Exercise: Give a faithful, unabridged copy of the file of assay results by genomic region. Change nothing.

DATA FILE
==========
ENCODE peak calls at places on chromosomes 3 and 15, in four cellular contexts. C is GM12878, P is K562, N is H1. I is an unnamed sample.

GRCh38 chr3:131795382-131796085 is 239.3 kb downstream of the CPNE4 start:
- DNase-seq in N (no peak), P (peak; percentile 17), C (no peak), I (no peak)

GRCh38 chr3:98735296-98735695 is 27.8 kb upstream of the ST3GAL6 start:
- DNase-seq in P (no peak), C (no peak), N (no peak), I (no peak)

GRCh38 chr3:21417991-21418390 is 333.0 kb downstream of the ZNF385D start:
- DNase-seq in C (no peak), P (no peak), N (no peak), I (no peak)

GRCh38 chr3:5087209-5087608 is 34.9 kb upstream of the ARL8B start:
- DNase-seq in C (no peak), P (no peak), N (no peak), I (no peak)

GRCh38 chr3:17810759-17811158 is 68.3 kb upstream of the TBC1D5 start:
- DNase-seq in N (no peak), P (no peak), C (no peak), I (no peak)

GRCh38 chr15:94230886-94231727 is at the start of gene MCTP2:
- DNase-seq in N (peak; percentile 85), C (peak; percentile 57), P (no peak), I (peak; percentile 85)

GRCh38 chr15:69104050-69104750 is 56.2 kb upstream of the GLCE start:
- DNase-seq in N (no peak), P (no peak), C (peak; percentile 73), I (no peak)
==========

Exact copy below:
ENCODE peak calls at places on chromosomes 3 and 15, in four cellular contexts. C is GM12878, P is K562, N is H1. I is an unnamed sample.

GRCh38 chr3:131795382-131796085 is 239.3 kb downstream of the CPNE4 start:
- DNase-seq in N (no peak), P (peak; percentile 17), C (no peak), I (no peak)

GRCh38 chr3:98735296-98735695 is 27.8 kb upstream of the ST3GAL6 start:
- DNase-seq in P (no peak), C (no peak), N (no peak), I (no peak)

GRCh38 chr3:21417991-21418390 is 333.0 kb downstream of the ZNF385D start:
- DNase-seq in C (no peak), P (no peak), N (no peak), I (no peak)

GRCh38 chr3:5087209-5087608 is 34.9 kb upstream of the ARL8B start:
- DNase-seq in C (no peak), P (no peak), N (no peak), I (no peak)

GRCh38 chr3:17810759-17811158 is 68.3 kb upstream of the TBC1D5 start:
- DNase-seq in N (no peak), P (no peak), C (no peak), I (no peak)

GRCh38 chr15:94230886-94231727 is at the start of gene MCTP2:
- DNase-seq in N (peak; percentile 85), C (peak; percentile 57), P (no peak), I (peak; percentile 85)

GRCh38 chr15:69104050-69104750 is 56.2 kb upstream of the GLCE start:
- DNase-seq in N (no peak), P (no peak), C (peak; percentile 73), I (no peak)